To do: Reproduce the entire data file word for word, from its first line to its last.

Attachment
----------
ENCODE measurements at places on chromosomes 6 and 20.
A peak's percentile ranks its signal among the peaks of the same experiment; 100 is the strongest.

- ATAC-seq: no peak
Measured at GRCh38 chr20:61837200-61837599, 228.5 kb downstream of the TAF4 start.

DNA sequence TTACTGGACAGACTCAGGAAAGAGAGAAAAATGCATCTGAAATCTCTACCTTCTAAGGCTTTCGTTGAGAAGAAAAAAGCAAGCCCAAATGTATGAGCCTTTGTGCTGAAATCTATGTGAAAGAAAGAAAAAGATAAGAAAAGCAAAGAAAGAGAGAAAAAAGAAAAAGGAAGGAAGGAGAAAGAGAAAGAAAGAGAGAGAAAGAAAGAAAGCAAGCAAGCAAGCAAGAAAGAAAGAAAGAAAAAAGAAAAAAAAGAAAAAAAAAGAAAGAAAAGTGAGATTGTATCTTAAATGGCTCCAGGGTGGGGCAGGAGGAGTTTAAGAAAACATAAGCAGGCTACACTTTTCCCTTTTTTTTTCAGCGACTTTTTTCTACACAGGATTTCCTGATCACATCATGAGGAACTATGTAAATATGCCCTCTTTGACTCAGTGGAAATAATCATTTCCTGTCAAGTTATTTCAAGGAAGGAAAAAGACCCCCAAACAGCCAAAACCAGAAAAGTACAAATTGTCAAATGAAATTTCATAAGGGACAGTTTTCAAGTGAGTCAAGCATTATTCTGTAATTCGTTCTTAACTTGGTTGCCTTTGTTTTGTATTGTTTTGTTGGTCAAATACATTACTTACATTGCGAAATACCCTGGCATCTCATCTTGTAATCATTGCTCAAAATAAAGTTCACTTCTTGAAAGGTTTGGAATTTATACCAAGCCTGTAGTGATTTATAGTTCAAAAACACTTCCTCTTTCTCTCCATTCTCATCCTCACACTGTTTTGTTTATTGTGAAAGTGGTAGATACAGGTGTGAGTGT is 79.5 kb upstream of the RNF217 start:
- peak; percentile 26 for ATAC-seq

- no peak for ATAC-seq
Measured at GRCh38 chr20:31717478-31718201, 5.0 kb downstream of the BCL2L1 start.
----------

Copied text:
ENCODE measurements at places on chromosomes 6 and 20.
A peak's percentile ranks its signal among the peaks of the same experiment; 100 is the strongest.

- ATAC-seq: no peak
Measured at GRCh38 chr20:61837200-61837599, 228.5 kb downstream of the TAF4 start.

DNA sequence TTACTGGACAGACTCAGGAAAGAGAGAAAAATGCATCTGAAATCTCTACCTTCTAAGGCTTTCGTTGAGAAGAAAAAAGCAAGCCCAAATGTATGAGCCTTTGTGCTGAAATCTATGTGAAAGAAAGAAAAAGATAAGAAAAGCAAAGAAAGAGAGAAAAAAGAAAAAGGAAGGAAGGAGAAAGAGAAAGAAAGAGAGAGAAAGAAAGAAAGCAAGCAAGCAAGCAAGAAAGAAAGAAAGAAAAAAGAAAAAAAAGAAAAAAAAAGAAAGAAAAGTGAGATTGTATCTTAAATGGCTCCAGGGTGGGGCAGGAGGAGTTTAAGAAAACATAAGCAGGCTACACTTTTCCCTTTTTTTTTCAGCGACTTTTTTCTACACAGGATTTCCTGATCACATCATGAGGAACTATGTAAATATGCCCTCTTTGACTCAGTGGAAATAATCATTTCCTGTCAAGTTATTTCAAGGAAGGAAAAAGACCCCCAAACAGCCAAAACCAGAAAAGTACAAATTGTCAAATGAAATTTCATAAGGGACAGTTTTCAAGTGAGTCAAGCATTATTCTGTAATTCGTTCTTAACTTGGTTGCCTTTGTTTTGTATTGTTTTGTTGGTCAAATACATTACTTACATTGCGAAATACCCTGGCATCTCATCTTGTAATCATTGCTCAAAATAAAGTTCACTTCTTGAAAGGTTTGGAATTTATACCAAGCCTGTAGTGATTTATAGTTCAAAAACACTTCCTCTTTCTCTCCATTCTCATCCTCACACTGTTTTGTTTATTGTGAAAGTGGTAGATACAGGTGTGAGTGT is 79.5 kb upstream of the RNF217 start:
- peak; percentile 26 for ATAC-seq

- no peak for ATAC-seq
Measured at GRCh38 chr20:31717478-31718201, 5.0 kb downstream of the BCL2L1 start.